January 31, 2020 | Erin Bluvas, firstname.lastname@example.org
The UofSC Office of the Vice President for Research has selected Shan Qiao, an assistant professor in the Department of Health Promotion, Education, and Behavior (HPEB), and Krystal Werfel, an associate professor in the Department of Communication Sciences and Disorders (COMD), as 2020 Breakthrough Stars. Along with nine other faculty members, Qiao and Werfel were chosen from a pool of nominations submitted from across the university. Selected by peers based on early career achievements, Breakthrough Stars exceed expectations in their fields, demonstrate exceptional potential and make outstanding contributions to research and scholarship.
Qiao joined the Arnold School in 2015 to lend her expertise in HIV intervention and treatment to the HPEB department and the South Carolina SmartState Center for Healthcare Quality, which is led by her mentor, HPEB professor Xiaoming Li. Qiao conducts qualitative and quantitative research in both global and local (e.g., women living with HIV/AIDS in South Carolina) contexts.
Using an interdisciplinary approach, Qiao uses perspectives from sociology (the focus of her bachelor’s degree at Peking University), anthropology (the focus of her master’s degree at The University of Western Ontario), and public health (the focus of her doctoral degree at Johns Hopkins University) in her work. After completing her education, Qiao spent three years as a postdoctoral fellow in the Pediatrics Prevention Research Center at Wayne State University before accepting her academic appointment at UofSC.
During her four and half years at the Arnold School, Qiao has secured three extramural grants – including two National Institutes of Health R21 awards – and three intramural grants as principal investigator. She has also served as co-investigator on three NIH R01 grants, a project funded by the Hong Kong General Research Fund, and a large intramural grant to establish and support the UofSC Big Data Health Science Center. At this early stage in her career, Qiao has already authored 57 peer-reviewed papers and two book chapters – with numerous additional manuscripts in progress – and delivered more than 40 conference presentations.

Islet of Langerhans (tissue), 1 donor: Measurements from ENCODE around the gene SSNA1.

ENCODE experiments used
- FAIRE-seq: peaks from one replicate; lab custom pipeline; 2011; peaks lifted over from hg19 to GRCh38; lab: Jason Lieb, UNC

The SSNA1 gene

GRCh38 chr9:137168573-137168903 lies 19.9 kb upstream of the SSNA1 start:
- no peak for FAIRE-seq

“Dr. Qiao is an extraordinary researcher, with outstanding records of funded research and scholarly publications,” says Li. “She has been leading the efforts to shape the fields of HIV prevention intervention and health promotion research in the U.S. and globally.”
Werfel’s interests focus on literacy achievement for children with hearing loss and/or language disorders. With the Written Language Lab as her home base, Werfel works to identify predictors of literacy outcomes for these populations, with the long-term goal of developing effective assessment and intervention practices tailored to meet the needs of these children.
The associate professor began working with children at the beginning of her career when she studied early childhood development at The University of Tennessee, Knoxville. She began studying speech-language pathology through her master’s program at Vanderbilt University, where she focused her research projects on pediatric populations. Werfel remained at Vanderbilt to earn a Ph.D. in Hearing and Speech Sciences and then complete a postdoctoral fellowship with the National Center for Childhood Deafness and Family Communication at the university’s School of Medicine.
Since arriving at UofSC for her first academic appointment in 2013, Werfel has published 30 academic papers and two book chapters. In addition to four internal and two foundation research grants, Werfel has been awarded more than $3.7 million in external research funding. This extramural funding includes R03 and R01 grants, both focusing on language and literacy acquisition among children with hearing loss, from the National Institute on Deafness and Other Communication Disorders. She’s presented at conference more than 90 times.
“What makes Dr. Werfel stand out is the fact that she has made an impact nationally and internationally, in her field and related fields,” says COMD chair Kenn Apel. “She demonstrates exceptional potential and has made outstanding contributions to research and scholarship – attributes that have already been acknowledged by experts from around the country, and indeed, around the world.”